The IPM-Popillia field guide to the most common European scarab beetles

Is this a Japanese Beetle?” – that’s the question we hear and read hundreds of times yearly. In most cases, we can tell within seconds that it is not. Do you want to know how this works? Then try yourself with our new identification tool! Our easy-to-use field identification key will show you how to discriminate between the Japanese Beetle and its most abundant European relatives.

Some background info:

Several hundred thousand beetles are known worldwide, and new ones are discovered yearly. More than 8’000 are known from Europe, and you can guess it is impossible to know all of them. The scientific identification of all these beetle species is tricky, and only a few enthusiastic insect freaks can work in the field of scientific determination of beetle species. However, here comes the good news! Our key offers you a couple of easy-to-detect characters, which you will be able to apply within a short time. With a bit of practice and some fundamental interest in insects, you can tell if the beetle you are looking at is a Japanese beetle or one of its most abundant relatives, which are native to Europe. The relatives we are speaking of are selected members of the so-called beetle family “Scarabaeidae,” which are very abundant in Europe and often confused with Japanese Beetles.


First, you should never forget that this key is not a scientific one! It sometimes leads you to a species name, like in professional identification keys. More often, however, the discrimination between a bunch of closely related beetle species is too tricky. In these cases, we just stop at a higher level, and the key will give you a hint as to which group of beetles your object belongs to.

Second, you can use this key in Europe only! There are many more scarab beetles out in this world, and it was impossible to include all their characters in this simple key. Be aware that scarab beetles from other continents may look much more similar to the Japanese beetle than the European ones!

Finally, our tool lets you identify about a dozen of very abundant scarab beetles or groups of scarabs. Of course, it is far from complete, and its focus is on ease of use, not accuracy! If you walk around with open eyes, you will soon encounter scarab species, which are less abundant than those described here, and you won’t get a reasonable result with this key. Please let us know if you used our key without success! Send us a photo of the beetle you are trying to identify, and the specialists in our team will try to assist you. Your feedback helps us to improve our tool, together we can enlarge the key step by step. Let's get started!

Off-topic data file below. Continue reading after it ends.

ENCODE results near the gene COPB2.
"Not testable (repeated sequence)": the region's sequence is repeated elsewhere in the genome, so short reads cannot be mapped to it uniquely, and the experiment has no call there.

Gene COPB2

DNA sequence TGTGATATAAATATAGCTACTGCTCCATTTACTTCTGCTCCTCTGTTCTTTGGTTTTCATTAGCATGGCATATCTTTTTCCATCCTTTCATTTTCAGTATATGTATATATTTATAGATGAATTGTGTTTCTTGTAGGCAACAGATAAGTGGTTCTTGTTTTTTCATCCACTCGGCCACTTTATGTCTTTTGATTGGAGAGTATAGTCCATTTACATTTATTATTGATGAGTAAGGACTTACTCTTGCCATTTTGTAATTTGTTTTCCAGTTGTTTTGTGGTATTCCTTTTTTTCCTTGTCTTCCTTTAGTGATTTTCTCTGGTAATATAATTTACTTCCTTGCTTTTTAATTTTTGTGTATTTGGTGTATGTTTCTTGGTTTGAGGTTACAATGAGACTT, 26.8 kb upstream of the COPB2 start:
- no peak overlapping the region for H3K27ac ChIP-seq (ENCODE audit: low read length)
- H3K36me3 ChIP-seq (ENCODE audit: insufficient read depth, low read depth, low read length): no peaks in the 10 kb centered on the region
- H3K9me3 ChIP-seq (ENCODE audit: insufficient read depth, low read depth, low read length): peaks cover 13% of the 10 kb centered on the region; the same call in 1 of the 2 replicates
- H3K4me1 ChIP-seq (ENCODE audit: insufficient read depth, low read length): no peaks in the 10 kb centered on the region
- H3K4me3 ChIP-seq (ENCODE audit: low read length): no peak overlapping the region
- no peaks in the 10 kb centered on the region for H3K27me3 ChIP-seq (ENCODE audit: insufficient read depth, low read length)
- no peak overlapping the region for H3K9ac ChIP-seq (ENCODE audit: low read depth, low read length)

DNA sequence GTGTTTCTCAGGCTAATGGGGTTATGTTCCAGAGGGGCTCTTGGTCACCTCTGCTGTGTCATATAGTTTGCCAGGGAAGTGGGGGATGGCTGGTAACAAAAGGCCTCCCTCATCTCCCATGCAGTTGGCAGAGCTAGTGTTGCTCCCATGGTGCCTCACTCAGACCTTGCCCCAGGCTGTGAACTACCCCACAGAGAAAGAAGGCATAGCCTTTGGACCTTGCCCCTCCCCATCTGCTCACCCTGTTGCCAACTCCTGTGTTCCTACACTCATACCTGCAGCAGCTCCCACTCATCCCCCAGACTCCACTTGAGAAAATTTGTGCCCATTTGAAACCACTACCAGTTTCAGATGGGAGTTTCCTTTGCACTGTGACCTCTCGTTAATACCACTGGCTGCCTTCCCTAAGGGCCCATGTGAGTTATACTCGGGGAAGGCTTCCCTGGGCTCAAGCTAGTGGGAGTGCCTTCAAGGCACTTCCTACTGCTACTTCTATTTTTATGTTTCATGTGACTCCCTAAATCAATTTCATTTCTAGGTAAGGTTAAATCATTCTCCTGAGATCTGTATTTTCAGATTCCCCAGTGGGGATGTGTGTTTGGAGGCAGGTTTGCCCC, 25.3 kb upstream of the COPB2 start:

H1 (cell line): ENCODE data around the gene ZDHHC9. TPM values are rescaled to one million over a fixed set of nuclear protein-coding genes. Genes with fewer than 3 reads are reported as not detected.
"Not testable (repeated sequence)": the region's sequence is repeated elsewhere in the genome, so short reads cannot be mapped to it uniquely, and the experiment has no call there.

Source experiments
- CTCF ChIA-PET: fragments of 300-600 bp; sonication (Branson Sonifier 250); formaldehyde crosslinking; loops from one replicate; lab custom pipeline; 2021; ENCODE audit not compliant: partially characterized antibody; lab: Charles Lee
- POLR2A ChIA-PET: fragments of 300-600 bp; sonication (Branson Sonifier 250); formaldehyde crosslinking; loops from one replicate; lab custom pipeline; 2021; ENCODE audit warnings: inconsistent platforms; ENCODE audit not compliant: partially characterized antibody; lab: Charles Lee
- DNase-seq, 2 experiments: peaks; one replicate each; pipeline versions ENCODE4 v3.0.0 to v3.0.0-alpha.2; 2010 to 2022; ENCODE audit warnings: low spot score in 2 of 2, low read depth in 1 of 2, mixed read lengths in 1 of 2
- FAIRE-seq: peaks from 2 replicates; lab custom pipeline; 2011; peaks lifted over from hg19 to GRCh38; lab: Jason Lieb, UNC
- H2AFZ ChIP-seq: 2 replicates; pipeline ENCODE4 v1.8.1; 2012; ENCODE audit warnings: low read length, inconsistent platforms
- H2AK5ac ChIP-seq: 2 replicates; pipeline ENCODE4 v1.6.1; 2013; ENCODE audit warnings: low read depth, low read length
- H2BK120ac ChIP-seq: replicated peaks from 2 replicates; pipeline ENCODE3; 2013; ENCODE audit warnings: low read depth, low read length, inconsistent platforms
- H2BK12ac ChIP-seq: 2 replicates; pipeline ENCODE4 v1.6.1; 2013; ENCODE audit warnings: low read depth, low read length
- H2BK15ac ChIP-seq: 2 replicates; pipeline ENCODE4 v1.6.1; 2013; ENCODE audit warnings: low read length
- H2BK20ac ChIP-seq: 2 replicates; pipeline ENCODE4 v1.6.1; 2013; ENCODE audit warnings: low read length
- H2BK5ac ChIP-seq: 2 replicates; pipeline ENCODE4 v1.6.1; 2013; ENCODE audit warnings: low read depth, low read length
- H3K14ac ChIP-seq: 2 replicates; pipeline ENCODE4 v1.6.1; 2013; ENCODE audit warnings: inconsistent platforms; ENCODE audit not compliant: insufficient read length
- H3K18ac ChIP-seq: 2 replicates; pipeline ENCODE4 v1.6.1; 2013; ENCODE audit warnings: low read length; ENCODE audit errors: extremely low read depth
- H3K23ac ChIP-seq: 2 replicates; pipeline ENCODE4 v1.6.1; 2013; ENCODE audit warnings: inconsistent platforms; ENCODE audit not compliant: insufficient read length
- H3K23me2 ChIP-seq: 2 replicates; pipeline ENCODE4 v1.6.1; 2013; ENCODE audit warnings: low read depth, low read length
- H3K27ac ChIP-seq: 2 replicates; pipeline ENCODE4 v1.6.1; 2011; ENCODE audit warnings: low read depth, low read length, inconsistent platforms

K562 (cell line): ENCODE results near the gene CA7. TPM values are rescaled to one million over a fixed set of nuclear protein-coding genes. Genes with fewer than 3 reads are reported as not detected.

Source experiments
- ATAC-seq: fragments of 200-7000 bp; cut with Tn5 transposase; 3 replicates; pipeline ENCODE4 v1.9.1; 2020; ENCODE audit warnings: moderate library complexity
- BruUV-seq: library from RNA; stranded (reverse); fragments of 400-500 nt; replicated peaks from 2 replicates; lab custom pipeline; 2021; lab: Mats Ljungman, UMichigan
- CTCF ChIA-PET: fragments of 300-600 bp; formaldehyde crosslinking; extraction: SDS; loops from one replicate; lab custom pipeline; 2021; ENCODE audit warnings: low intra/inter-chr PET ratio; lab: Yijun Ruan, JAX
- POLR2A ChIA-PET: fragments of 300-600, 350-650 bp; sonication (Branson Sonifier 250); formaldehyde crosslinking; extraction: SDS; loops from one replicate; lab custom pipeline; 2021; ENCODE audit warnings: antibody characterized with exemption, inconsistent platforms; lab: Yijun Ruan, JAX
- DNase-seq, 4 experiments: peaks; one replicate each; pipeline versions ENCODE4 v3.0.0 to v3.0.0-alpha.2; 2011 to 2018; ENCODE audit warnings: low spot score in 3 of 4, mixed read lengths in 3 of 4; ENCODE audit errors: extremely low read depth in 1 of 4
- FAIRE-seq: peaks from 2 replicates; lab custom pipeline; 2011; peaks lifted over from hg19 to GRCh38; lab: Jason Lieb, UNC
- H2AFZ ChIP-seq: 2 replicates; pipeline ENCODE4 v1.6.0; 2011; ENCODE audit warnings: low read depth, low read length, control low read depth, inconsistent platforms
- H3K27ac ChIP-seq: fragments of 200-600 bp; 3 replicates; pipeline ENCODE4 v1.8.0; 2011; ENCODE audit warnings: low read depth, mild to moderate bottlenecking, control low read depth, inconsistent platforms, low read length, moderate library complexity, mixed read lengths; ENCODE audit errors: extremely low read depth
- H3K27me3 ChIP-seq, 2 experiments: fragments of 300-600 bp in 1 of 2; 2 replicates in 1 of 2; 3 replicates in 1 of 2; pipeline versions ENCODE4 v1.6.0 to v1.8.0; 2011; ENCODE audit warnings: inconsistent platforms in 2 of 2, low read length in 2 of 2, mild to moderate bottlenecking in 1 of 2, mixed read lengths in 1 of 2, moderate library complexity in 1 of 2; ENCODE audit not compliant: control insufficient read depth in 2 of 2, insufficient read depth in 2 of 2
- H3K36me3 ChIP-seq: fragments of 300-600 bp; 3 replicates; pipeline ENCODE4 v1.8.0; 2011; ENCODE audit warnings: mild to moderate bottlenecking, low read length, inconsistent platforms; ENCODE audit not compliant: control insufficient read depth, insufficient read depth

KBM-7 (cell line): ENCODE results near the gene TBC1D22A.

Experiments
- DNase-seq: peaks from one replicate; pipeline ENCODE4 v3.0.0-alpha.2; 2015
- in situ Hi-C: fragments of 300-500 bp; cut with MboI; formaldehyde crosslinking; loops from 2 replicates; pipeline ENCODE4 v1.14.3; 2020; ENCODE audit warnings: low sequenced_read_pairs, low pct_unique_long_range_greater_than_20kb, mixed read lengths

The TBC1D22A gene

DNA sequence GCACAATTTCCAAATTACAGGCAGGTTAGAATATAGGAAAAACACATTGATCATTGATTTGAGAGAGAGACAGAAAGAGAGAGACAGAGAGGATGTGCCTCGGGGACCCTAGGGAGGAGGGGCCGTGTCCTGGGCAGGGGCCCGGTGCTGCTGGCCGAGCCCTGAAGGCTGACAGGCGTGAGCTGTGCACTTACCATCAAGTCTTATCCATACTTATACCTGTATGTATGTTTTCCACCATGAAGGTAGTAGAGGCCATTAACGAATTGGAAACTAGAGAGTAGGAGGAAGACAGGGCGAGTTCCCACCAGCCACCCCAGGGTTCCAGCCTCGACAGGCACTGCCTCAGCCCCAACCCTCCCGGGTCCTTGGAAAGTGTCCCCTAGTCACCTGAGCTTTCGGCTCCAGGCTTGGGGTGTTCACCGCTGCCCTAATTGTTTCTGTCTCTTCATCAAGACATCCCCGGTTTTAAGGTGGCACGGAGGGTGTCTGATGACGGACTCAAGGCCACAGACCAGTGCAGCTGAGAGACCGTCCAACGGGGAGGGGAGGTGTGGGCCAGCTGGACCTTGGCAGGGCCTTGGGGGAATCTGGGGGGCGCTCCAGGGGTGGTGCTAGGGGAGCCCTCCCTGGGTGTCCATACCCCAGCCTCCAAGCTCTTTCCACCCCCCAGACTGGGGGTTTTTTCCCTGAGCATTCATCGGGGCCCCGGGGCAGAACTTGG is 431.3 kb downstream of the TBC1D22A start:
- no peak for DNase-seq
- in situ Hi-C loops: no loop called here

1. Beetle or bug?

1a) Forewings are divided into two parts: 

A hardened anterior part, which often has the same color as the rest of the body and may show a colorful pattern, and a membranous posterior part, which is either uniformly brown or transparent (Fig. 1a).

If at all, a straight suture is only visible between the hardened anterior part of the forewings. The membranous posterior parts of the forewing usually overlap when the insect sits and form a transparent tip (Fig. 1). This tip is never divided by a suture when viewed from above.

The scutellum, a hardened triangular structure between the bases of the forewings, may be shield-shaped and very large (Fig 1). It may cover the suture between the anterior part of the wings, sometimes it entirely covers the forewings so that the insect looks “wingless” when viewed from above.

The head is often acuminate, and only the eyes and the antennae are visible from above, never pairs of mouthparts! This is because sucking mouthparts of bugs form a so-called “rostrum,” which projects from the tip of the head but is bent backward on the ventral side of the body (Fig. 1b). Unless the insect is feeding, you can see this rostrum only in side-view or ventral view.

The antennae are always simple and straight, their anterior ends diverging. There are no “knees,” clubs, or anything. They consist of a maximum of five elongated and easily discriminable segments (Fig. 1). It’s a bug, not a beetle!


Fig. 1a

Fig 1 Pentatomid grgi HD

Fig. 1


Fig. 1b

1b) Forewings are hardened as a whole, giving the insect a strong and “armored” appearance: 

The entire forewing is colored, with no transparent parts (Fig. 2).

Forewings may be short, and a part of the insect’s abdomen may be seen from above, or they cover the entire abdomen of the insect in dorsal view. A straight suture is always visible between the forewings on their entire length (Fig. 2).

A scutellum may be visible, but it is usually only a small triangular structure between the bases of the forewings and may be missing entirely.

The head is usually not acuminate because beetles always have pairs of chewing mouthparts (Fig. 3). The tips of the mandibles or parts of the so-called maxillae (the “maxillar palps” look like small antennae) may be visible from above, but they may as well be concealed below an upper “lip” (in scientific language, this is the labrum and/ or the clypeus).

The antennae may have different shapes. Sometimes they are straight and simple (Fig. 4), but many have a “knee” or clubs or other structures on the tips. They consist of nine segments or more, which are often very small and difficult to distinguish. Yeah, it’s a beetle! Go to 2

Fig 1a bug forewing grgi HD

Fig. 2

Fig 1a bug forewing grgi HD